What profile does the forward rails of a longboard need to have to prevent being “sucked” into the wave face by what is referred to as a “coanda” effect instead of being lifted/pushed out from the wave face (a planing effect): thin (pinched); rounded; flat(squarish); short radius from bottom up to apex and larger radius above apex to deck, or the opposite; a chine. The problem occurs mostly when (slight) angle paddling onto a wave or just after being picked up by the wave with the forward rail penetrating the wave, and just before the pop-up.
I’m no expert, but my understanding of the Coanda effect is that flowing water follows curves, leading to a force down towards the water. Usually, people talk about hard vs soft rails, with a soft rail (like the 50/50 on a classic log) providing more hold, and a hard rail ( like the rail near the tail on most high performance board) providing less drag. So, I suspect the more gradual the curve, or the softer the rails, the more hold you get.
So, for your question, I’d think you would put hard rails near the nose, as well as the tail… the Greek in Huntington Beach does that on his shorty model, the downside I’ve heard of is it can make the board trickier to ride… the theory on that I think is that if the nose touches the water it’ll slice in easily, which makes some sense to me… I suspect rail volume/ buoyancy could be introduced to counteract that tendency.
I hope that helps, and if I’m wrong I hope someone corrects me
The Coanda Effect occurs because of the low pressure created when a rapidly moving fluid stream/jet flows over a (convex) curved surface.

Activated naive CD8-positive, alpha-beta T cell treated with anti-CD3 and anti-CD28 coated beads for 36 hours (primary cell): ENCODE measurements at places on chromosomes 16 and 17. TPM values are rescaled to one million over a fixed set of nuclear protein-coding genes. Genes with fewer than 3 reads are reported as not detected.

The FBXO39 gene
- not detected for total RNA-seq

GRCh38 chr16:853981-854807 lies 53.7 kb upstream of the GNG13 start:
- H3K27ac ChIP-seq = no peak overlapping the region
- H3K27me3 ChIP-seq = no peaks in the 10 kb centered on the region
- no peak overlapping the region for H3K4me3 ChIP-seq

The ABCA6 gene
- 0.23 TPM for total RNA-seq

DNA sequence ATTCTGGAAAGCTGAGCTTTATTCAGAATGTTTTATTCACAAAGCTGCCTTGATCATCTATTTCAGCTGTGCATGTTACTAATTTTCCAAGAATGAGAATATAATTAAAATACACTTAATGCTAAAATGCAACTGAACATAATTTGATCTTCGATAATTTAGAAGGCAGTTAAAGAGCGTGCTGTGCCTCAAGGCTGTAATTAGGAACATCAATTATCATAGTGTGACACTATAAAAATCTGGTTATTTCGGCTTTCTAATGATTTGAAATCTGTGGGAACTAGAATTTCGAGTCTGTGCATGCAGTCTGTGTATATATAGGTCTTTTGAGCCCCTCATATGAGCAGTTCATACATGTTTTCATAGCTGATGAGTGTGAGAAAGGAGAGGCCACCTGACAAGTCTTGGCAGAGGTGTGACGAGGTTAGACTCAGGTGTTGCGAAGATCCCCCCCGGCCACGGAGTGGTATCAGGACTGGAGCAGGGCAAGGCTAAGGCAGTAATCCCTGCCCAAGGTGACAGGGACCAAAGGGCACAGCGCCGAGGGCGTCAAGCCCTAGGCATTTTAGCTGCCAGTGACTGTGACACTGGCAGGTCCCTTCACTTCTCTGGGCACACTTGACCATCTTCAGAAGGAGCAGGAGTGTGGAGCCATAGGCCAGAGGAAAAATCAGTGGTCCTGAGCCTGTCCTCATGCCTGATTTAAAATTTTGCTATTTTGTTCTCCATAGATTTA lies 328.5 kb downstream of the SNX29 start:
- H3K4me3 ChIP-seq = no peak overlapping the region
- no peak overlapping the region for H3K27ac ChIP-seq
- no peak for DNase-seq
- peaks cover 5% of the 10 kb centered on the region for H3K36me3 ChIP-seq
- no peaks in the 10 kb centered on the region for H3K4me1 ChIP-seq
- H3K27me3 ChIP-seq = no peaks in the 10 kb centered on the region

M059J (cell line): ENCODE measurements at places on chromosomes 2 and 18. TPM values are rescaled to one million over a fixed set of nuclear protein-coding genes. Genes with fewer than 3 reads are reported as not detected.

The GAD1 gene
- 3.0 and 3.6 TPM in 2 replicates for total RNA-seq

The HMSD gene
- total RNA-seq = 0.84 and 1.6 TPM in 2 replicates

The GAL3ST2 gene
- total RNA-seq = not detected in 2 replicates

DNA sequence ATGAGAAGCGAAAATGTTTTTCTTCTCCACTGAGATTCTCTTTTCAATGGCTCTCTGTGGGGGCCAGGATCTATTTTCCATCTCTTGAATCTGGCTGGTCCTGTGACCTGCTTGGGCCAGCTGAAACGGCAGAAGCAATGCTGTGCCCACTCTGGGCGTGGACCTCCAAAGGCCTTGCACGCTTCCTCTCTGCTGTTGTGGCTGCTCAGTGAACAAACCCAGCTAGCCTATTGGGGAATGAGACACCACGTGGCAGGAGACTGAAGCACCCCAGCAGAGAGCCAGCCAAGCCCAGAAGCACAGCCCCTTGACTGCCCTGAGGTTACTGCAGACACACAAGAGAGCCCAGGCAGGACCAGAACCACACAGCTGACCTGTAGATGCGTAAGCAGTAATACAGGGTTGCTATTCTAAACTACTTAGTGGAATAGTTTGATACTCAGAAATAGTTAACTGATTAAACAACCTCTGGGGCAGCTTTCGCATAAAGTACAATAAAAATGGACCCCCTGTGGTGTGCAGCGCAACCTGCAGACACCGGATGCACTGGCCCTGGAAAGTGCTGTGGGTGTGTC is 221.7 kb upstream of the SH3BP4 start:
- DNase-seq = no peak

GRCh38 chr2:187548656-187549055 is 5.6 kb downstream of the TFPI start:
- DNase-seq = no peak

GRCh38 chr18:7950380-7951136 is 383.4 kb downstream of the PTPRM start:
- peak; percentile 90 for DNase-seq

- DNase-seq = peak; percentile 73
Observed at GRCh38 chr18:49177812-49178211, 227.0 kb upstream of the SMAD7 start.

Think of rail profile as the leading edge of a wing (foil) profile.
Thanks TeeK for the reply.
The problem I have described has been present to a greater or lesser degree on all my boards that I have designed using Shape 3D and had the blank shaped by machine. I have tried blended edges from the bottom into the rail profile and also a “soft” edge along the bottom of the nose section rail. The bottom surfaces in the nose section have all been slightly convex (belly), with an approximately 65/35 rail profile. The soft “edge” seems only to delay the “suck” rather than prevent it once the forward rail has penetrated the wave face and water flows over the rail apex up onto the deck surface. Once up and planing there seems to be no problem even when riding on the nose, and so the problem may also be related to speed which changes the flow angle around the apex.
The solution to me seems that water flow around/over the rail above the apex needs to be minimised. So, I was thinking maybe a chine or higher apex (30/70 profile), or both, might achieve that. Also, changing the profile of the apex itself to more flat-ish might restrict flow from below to above the apex. A pinched rail might also achieve the same effect due to the much shorter radius of the rail profile curve, which would restrict water flow up and over the apex but may not be possible due to the thickness of the rails on my board design. Perhaps a sharp hard edge in the nose section could achieve complete separation of flow at the edge and prevent any flow above the edge, similar to the tail of a board with a sharp edge hard rail.
Due to a chronic shoulder injury I need to kneel paddle my boards, which requires more volume than for a prone paddler, so my boards are thick (3.5” max just ahead of the middle of the board) and the decks have minimal curve out to about 2.5 inches from the rails to provide that volume. So: almost no dome out to where the deck blends into the rail profile curve.
I’m hoping to have another board shaped later this year and would like to change the rail design to overcome this problem.